Saberhagen, Fred 02 – Sightblinder’s Story

Boldly the young lady started walking straight toward the central tower, the one she had indicated earlier. Ben followed, out of the areaway and into a relatively well-lighted court. But before he had moved more than a score of paces, there was an outcry behind him.

What seemed like a whole company of soldiers were running after them; the uniforms seemed to come pouring out of every passageway and crevice in the stones. There was no way to avoid them. Before Ben could quite decide that the time had come to fight to the death, the odds were hopeless, and he and the lady were both closely surrounded.

“My lady,” an officer shouted, “you were told to wait!” There was no great courtesy in his tone.

Lady Ninazu flared back with angry words, which seemed to make little impression on the officer. Ben had just resigned himself to the probable necessity of making a hopeless fight after all when a shout from somewhere in the middle distance made him wait again. “What- ho? What have you there?” The voice, unfamiliar to Ben, was harsh and masculine.

Ben, turning slowly and carefully, beheld a tall, ghastly, half-reptilian figure. From the fervent descriptions often given him by Zoltan, he had no difficulty in recognizing one who had to be the Ancient One himself.

The call had interrupted Lady Ninazu’s heartfelt and outraged protests; she too had fallen silent for the moment. Like Ben she had turned to look across the courtyard to where the tall, malignant figure stood waving at their captors.

A moment later Ben, experiencing a sensation of dislocation, realized that the small, pale face looking toward him over one of the figure’s shoulders was that of Lady Yambu. And that the face of Zoltan, looking not at all like that of a defeated victim, was peering at him past the other. Even at the distance Ben thought that Zoltan looked as if he would have liked to wink but did not quite dare.

Ben let out his breath, making a sound somewhere between a chuckle and a sob.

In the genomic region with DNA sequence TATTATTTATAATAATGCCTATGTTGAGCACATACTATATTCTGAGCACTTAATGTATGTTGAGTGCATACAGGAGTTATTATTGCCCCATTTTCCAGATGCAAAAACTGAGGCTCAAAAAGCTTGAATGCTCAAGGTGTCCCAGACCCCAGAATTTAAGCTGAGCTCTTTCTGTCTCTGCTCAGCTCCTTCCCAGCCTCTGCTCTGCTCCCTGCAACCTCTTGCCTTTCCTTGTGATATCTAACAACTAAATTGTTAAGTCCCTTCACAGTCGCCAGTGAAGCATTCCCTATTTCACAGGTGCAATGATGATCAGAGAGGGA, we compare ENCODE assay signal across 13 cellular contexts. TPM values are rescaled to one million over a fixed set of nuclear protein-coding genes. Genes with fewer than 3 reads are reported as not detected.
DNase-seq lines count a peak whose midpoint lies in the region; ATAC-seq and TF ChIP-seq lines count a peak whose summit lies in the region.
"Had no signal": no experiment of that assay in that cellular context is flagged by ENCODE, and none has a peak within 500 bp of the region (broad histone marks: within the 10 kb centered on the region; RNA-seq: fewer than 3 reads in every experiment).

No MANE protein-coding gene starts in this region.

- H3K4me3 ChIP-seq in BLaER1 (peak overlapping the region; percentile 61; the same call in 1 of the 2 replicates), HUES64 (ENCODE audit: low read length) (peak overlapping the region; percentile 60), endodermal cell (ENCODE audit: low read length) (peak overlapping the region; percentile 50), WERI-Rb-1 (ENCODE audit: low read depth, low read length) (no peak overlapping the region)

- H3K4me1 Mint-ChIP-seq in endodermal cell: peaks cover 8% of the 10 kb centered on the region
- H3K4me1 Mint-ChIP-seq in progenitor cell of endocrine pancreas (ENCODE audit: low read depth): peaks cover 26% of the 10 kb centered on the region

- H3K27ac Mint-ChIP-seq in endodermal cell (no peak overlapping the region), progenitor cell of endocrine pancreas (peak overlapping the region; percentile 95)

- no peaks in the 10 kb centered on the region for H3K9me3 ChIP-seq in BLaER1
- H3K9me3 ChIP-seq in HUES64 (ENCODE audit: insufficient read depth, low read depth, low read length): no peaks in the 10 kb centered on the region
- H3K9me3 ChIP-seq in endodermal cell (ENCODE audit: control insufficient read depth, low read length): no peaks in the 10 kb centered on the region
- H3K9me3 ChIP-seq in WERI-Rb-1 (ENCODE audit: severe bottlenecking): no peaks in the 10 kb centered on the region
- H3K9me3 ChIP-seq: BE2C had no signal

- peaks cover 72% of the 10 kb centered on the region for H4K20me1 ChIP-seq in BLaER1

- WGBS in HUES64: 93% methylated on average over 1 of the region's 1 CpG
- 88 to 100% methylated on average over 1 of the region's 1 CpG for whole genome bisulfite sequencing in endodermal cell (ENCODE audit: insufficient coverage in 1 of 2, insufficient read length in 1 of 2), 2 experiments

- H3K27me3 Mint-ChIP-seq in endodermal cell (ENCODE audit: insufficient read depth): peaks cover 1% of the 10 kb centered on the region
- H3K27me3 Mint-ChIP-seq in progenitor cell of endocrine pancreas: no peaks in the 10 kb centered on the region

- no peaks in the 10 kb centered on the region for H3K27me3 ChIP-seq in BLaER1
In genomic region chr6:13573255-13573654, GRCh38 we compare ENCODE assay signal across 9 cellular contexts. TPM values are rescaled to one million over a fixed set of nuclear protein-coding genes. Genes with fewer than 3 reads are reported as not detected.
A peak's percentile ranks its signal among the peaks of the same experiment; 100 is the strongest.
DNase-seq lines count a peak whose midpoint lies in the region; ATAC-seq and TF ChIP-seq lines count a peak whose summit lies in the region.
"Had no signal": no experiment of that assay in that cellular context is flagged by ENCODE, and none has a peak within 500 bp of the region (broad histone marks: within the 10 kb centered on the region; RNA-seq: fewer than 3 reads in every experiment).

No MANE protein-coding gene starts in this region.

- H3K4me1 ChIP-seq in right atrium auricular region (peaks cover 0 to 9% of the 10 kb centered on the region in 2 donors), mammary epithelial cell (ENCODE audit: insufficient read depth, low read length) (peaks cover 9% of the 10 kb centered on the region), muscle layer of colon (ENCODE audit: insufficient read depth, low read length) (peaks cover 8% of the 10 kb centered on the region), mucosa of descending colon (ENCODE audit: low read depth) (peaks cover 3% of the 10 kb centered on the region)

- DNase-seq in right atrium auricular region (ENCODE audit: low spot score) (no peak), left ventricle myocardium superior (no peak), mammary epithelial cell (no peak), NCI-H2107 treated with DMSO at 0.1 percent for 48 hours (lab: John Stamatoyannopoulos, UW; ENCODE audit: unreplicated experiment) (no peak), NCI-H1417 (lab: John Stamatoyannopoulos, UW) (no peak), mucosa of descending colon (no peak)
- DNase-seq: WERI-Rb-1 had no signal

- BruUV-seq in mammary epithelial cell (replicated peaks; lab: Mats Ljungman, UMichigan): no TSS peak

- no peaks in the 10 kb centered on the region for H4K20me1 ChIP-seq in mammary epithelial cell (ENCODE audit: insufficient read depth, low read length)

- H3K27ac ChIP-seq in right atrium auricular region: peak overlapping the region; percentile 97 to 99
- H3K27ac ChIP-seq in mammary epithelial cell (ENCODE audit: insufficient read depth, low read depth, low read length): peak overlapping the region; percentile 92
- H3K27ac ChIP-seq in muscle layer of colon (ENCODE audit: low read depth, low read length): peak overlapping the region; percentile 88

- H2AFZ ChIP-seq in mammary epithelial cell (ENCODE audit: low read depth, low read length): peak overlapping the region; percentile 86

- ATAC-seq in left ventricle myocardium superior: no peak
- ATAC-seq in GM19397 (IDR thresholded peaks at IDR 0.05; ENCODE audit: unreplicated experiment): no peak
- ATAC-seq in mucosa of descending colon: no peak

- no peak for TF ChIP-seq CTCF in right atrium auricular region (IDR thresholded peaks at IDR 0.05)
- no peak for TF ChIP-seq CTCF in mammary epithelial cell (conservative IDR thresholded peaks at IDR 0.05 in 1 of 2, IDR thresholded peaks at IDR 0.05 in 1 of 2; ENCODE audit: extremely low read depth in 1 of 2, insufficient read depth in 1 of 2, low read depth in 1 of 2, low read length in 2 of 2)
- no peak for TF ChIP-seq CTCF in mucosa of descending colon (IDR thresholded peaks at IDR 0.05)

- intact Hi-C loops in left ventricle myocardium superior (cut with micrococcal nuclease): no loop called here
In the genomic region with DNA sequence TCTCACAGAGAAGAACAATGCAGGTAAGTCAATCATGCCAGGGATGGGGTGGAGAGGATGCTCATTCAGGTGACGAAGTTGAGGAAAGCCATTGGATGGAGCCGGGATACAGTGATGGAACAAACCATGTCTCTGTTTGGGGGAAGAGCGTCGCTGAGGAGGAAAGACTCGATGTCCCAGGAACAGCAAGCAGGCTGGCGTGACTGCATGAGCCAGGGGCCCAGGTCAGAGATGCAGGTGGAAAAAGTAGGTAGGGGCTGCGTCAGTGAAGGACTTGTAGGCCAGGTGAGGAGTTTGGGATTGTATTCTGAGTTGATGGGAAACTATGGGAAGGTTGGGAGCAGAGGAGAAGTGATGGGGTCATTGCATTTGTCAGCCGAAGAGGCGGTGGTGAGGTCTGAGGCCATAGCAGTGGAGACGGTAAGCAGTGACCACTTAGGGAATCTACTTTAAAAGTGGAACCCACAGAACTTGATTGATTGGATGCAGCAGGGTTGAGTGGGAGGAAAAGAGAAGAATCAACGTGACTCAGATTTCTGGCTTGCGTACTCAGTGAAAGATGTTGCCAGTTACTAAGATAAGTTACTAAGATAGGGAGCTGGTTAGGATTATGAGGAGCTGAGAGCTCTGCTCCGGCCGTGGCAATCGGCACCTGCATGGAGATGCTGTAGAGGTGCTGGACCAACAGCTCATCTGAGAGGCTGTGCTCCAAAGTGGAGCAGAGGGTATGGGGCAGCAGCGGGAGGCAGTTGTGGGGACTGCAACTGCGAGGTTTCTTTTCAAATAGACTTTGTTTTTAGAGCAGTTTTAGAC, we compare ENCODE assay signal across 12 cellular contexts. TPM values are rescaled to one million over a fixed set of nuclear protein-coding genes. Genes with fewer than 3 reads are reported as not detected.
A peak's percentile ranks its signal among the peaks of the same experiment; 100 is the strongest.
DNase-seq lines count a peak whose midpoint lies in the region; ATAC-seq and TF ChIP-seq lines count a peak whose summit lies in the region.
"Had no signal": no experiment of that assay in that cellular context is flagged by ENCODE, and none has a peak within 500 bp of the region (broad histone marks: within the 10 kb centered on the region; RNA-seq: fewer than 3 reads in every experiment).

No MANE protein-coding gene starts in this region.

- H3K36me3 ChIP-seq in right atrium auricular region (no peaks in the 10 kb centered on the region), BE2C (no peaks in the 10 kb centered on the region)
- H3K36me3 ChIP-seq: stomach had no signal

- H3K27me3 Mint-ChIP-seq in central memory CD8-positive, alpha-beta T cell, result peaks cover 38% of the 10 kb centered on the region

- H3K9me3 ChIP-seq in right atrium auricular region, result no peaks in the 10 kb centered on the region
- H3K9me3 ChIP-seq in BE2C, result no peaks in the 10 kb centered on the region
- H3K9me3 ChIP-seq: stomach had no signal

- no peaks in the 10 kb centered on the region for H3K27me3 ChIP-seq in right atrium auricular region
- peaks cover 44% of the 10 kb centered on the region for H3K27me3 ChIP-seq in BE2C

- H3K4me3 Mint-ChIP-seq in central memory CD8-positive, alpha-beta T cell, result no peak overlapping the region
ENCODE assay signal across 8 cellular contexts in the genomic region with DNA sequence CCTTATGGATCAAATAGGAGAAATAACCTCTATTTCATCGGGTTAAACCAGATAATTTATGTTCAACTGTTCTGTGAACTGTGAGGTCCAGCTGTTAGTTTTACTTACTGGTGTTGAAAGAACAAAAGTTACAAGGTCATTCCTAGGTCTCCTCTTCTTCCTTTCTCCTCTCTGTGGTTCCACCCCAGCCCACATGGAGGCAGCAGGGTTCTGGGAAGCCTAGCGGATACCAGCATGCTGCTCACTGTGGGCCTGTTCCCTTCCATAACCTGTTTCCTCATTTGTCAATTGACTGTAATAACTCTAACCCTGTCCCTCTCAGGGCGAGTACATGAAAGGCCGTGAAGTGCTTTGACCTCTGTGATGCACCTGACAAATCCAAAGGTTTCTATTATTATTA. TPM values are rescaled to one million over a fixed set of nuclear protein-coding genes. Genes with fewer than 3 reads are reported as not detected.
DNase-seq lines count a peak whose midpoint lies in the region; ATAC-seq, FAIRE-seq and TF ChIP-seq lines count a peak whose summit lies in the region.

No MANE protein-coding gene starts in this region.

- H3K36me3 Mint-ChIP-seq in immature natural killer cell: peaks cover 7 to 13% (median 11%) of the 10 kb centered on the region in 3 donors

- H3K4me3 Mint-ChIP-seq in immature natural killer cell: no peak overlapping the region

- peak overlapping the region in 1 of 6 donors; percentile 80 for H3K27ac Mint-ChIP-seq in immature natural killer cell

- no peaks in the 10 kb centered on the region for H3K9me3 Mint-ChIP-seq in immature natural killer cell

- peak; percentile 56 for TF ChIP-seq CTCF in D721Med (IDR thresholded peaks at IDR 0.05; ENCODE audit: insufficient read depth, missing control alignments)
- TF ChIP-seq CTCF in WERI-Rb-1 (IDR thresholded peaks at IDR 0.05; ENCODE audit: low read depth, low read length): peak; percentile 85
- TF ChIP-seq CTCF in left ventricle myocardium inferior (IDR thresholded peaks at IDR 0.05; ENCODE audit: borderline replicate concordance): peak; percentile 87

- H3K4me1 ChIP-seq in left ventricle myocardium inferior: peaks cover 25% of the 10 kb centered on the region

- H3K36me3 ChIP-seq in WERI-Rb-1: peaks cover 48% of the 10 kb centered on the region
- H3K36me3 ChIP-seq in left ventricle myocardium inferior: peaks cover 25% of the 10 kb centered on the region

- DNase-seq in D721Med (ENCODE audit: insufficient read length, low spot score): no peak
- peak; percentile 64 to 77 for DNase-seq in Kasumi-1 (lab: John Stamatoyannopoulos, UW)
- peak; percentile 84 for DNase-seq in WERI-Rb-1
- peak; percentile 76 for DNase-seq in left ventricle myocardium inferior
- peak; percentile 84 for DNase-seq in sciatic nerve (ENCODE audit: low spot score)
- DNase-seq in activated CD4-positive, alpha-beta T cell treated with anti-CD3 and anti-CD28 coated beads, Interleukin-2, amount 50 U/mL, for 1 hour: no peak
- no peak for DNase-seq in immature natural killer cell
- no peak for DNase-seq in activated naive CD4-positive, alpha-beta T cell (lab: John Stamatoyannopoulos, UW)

The guards who had surrounded Lady Ninazu and himself were saluting the monster across the courtyard, and they were not slow or slovenly about it. In response to gestures and shouted orders from that commanding figure, they put up their weapons and withdrew.

Ben, moving on shaky legs, led the way across the courtyard. Lady Ninazu, for all the demands that she had made to be taken to the new master of this castle, was not so eager now, and hung back slightly. A moment later Ben and the two ladies, along with Zoltan and whoever had the Sword, were shut inside the little grotto like enclosure surrounding the deep, black pool.

When at last Arnfinn, Zoltan, and Lady Yambu were inside the grotto, Zoltan pulled the gate closed after them again. Then he and Arnfinn looked around them uncertainly. It was a narrow place, open to the sky but closely confined between high walls into which fantastic niches and decorations had been carved and built out of the dark stone. The grotto was only a small place, but still the single torch, in the hand of the Sword-bearer, seemed inadequate to light it.

Almost all of the ground space was taken up by the surface of the black, deep-looking pool, with only a rim of pavement around its edge. Ben looked in puzzlement at the surrounding walls, and the two ropes that went down into the still water. On the far side of the pool, a dim mouth blocked by heavy metal bars was open in the stone, the beginning of a watery tunnel that led out of the pool to some unknown destination.

But Lady Yambu paid no attention to this setting. She went directly to the edge of the well, where the two secured ropes went down into cold, dark, quiet water. She knelt down there, close by the great iron ring to which the ropes were fastened, and rested her fingers on the ropes, one hand to each.

Closing her eyes, she said: “The two of them are still alive down there-I have just enough of the art myself to be able to feel that. Still alive now, but I fear that hauling them back up into the air is likely to kill them.”

“The Prince is down there? Under water?” Zoltan was outraged.

“Down there?” echoed Ben.

The lady ignored the mild outburst. “Before we haul them up, we should have a counter spell prepared, and someone with skill enough to make it work.”